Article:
On my return to Saxony there were men of learning who at once appreciated the value of the treasure which I brought back with me. I did not divulge the name of the place where I had found it, in the hopes of returning and recovering the rest of the manuscript. I handed up to the Saxon government my rich collection of oriental manuscripts in return for the payment of all my travelling expenses. I deposited in the library of the university of Leipzig, in the shape of a collection which bears my name, fifty manuscripts, some of which are very rare and interesting. I did the same with the Sinaitic fragments, to which I gave the name of Codex Frederick Augustus, in acknowledgment of the patronage given to me by the king of Saxony; and I published them in Saxony in a sumptuous edition, in which each letter and stroke was exactly reproduced by the aid of lithography.

But these home labors upon the manuscripts which I had already safely garnered, did not allow me to forget the distant treasure which I had discovered. I made use of an influential friend, who then resided at the court of the viceroy of Egypt, to carry on negotiations for procuring the rest of the manuscript. But his attempts were, unfortunately, not successful. “The monks of the convent,” he wrote to me to say, “have, since your departure, learned the value of these sheets of parchment, and will not part with them at any price.”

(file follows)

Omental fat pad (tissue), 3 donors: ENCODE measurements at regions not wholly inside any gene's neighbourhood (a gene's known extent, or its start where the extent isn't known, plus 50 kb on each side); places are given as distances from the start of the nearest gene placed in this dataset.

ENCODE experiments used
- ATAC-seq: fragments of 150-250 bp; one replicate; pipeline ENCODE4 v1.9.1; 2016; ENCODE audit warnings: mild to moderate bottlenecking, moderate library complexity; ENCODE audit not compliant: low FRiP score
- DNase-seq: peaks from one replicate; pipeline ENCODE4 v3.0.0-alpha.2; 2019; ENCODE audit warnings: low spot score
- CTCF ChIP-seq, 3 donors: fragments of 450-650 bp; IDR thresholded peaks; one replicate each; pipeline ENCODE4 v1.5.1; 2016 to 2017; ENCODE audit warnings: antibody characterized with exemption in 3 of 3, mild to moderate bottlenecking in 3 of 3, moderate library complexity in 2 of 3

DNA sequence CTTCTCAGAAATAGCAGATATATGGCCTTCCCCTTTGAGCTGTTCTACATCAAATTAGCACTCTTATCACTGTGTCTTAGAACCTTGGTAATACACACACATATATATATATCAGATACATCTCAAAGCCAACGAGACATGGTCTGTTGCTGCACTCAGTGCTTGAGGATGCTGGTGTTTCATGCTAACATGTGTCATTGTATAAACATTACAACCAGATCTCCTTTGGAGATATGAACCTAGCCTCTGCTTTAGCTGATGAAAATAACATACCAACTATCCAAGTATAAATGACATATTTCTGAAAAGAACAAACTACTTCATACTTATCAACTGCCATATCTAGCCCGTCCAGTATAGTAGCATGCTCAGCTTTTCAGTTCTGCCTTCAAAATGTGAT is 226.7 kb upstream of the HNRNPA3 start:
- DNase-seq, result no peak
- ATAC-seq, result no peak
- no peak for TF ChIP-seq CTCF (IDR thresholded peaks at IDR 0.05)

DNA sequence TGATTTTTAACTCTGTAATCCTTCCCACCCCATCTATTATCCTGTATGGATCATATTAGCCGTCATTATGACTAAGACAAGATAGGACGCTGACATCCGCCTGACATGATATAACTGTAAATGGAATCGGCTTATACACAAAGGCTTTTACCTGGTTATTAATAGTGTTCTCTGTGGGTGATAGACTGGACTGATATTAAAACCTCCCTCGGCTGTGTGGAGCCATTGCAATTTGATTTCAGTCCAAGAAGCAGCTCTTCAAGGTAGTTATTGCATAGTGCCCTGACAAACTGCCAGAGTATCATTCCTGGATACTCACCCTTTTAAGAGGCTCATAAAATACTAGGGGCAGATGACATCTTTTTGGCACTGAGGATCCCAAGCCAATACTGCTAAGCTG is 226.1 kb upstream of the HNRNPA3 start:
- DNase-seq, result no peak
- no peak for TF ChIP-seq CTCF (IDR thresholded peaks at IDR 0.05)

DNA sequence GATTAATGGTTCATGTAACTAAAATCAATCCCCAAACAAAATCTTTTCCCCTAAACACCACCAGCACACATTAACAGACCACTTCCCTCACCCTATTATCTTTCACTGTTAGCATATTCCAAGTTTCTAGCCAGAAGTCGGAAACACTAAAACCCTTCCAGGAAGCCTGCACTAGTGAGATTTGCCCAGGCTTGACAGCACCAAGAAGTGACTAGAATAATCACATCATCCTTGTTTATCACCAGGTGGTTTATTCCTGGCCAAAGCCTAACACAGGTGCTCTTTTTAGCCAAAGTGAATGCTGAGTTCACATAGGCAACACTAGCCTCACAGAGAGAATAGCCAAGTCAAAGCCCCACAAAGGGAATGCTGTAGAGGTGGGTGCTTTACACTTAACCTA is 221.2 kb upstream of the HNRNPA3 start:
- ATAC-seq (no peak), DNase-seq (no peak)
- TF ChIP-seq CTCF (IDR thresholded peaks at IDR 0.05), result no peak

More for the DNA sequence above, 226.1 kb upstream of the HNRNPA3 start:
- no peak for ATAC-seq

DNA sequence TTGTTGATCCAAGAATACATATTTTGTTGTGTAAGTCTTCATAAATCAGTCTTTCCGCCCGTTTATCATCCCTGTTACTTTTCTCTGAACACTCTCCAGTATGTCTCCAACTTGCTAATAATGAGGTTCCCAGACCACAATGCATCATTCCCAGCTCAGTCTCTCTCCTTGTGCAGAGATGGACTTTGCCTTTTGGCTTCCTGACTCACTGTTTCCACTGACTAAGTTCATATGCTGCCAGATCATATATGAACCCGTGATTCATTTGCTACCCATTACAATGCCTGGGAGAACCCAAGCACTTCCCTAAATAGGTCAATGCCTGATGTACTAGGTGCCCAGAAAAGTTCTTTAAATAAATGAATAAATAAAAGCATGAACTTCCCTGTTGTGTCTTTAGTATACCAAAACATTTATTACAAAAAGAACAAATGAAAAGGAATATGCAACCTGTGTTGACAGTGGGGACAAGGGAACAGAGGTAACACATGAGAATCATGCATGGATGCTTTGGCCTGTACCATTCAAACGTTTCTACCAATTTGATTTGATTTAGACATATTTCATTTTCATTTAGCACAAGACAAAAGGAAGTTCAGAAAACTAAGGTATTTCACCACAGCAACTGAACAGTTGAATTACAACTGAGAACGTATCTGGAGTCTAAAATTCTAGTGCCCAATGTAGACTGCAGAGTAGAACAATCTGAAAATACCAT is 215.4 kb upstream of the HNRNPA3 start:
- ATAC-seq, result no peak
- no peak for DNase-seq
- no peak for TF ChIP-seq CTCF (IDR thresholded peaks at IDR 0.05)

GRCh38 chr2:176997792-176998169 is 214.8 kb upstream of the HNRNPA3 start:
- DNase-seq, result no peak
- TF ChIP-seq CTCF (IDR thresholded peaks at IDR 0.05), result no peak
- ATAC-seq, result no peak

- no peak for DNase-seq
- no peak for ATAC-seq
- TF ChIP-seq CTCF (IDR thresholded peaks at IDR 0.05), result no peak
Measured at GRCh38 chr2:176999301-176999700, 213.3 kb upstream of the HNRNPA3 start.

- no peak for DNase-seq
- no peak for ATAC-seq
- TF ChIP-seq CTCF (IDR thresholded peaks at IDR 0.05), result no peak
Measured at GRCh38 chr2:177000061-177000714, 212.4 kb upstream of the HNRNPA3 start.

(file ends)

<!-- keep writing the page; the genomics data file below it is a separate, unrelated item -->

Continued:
I resolved, therefore, to return to the East to copy this priceless manuscript. Having set out from, Leipzig in January, 1853, I embarked at Trieste for Egypt, and in the month of February I stood, for the second time, in the convent of Sinai. This second journey was more successful even than the first, from the discoveries that I made of rare Biblical manuscripts; but I was not able to discover any further traces of the treasure of 1844. I forget: I found in a roll of papers a little fragment which, written over on both sides, contained eleven short lines of the first book of Moses, which convinced me that the manuscript originally contained the entire Old Testament, but that the greater part had been long since destroyed.